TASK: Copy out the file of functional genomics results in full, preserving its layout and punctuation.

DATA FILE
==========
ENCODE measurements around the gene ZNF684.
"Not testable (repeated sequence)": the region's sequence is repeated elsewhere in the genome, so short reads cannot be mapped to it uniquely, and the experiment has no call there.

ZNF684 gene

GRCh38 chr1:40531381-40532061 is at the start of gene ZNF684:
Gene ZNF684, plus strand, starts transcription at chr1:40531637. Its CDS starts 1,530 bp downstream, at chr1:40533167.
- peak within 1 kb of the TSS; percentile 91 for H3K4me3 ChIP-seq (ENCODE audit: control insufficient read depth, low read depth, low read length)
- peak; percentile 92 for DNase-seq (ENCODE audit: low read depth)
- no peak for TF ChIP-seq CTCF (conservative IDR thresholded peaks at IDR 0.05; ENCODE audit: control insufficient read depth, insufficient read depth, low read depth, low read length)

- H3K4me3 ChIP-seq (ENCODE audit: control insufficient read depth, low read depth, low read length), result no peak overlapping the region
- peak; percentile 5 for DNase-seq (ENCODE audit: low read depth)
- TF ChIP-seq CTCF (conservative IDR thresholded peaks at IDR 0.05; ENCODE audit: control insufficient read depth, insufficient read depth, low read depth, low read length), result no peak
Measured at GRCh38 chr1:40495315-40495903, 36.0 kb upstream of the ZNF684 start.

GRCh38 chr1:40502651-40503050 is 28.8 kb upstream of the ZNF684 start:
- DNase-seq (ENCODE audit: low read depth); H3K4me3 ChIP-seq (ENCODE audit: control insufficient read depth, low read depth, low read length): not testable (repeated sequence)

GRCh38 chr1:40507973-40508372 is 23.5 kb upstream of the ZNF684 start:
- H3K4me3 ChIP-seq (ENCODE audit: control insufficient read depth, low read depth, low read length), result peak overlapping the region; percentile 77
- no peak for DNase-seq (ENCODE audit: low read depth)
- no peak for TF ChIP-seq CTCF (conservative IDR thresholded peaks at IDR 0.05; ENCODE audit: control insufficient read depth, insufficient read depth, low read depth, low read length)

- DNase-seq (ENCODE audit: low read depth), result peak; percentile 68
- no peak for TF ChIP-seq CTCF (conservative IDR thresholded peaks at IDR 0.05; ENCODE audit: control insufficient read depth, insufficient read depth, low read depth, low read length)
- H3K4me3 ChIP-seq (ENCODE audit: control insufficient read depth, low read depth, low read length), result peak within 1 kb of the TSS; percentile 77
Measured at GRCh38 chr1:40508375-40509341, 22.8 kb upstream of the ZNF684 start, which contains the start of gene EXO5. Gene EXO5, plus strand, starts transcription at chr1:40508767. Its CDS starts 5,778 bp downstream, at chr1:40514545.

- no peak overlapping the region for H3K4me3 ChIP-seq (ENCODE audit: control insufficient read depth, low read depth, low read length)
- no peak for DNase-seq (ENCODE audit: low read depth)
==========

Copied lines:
ENCODE measurements around the gene ZNF684.
"Not testable (repeated sequence)": the region's sequence is repeated elsewhere in the genome, so short reads cannot be mapped to it uniquely, and the experiment has no call there.

ZNF684 gene

GRCh38 chr1:40531381-40532061 is at the start of gene ZNF684:
Gene ZNF684, plus strand, starts transcription at chr1:40531637. Its CDS starts 1,530 bp downstream, at chr1:40533167.
- peak within 1 kb of the TSS; percentile 91 for H3K4me3 ChIP-seq (ENCODE audit: control insufficient read depth, low read depth, low read length)
- peak; percentile 92 for DNase-seq (ENCODE audit: low read depth)
- no peak for TF ChIP-seq CTCF (conservative IDR thresholded peaks at IDR 0.05; ENCODE audit: control insufficient read depth, insufficient read depth, low read depth, low read length)

- H3K4me3 ChIP-seq (ENCODE audit: control insufficient read depth, low read depth, low read length), result no peak overlapping the region
- peak; percentile 5 for DNase-seq (ENCODE audit: low read depth)
- TF ChIP-seq CTCF (conservative IDR thresholded peaks at IDR 0.05; ENCODE audit: control insufficient read depth, insufficient read depth, low read depth, low read length), result no peak
Measured at GRCh38 chr1:40495315-40495903, 36.0 kb upstream of the ZNF684 start.

GRCh38 chr1:40502651-40503050 is 28.8 kb upstream of the ZNF684 start:
- DNase-seq (ENCODE audit: low read depth); H3K4me3 ChIP-seq (ENCODE audit: control insufficient read depth, low read depth, low read length): not testable (repeated sequence)

GRCh38 chr1:40507973-40508372 is 23.5 kb upstream of the ZNF684 start:
- H3K4me3 ChIP-seq (ENCODE audit: control insufficient read depth, low read depth, low read length), result peak overlapping the region; percentile 77
- no peak for DNase-seq (ENCODE audit: low read depth)
- no peak for TF ChIP-seq CTCF (conservative IDR thresholded peaks at IDR 0.05; ENCODE audit: control insufficient read depth, insufficient read depth, low read depth, low read length)

- DNase-seq (ENCODE audit: low read depth), result peak; percentile 68
- no peak for TF ChIP-seq CTCF (conservative IDR thresholded peaks at IDR 0.05; ENCODE audit: control insufficient read depth, insufficient read depth, low read depth, low read length)
- H3K4me3 ChIP-seq (ENCODE audit: control insufficient read depth, low read depth, low read length), result peak within 1 kb of the TSS; percentile 77
Measured at GRCh38 chr1:40508375-40509341, 22.8 kb upstream of the ZNF684 start, which contains the start of gene EXO5. Gene EXO5, plus strand, starts transcription at chr1:40508767. Its CDS starts 5,778 bp downstream, at chr1:40514545.

- no peak overlapping the region for H3K4me3 ChIP-seq (ENCODE audit: control insufficient read depth, low read depth, low read length)
- no peak for DNase-seq (ENCODE audit: low read depth)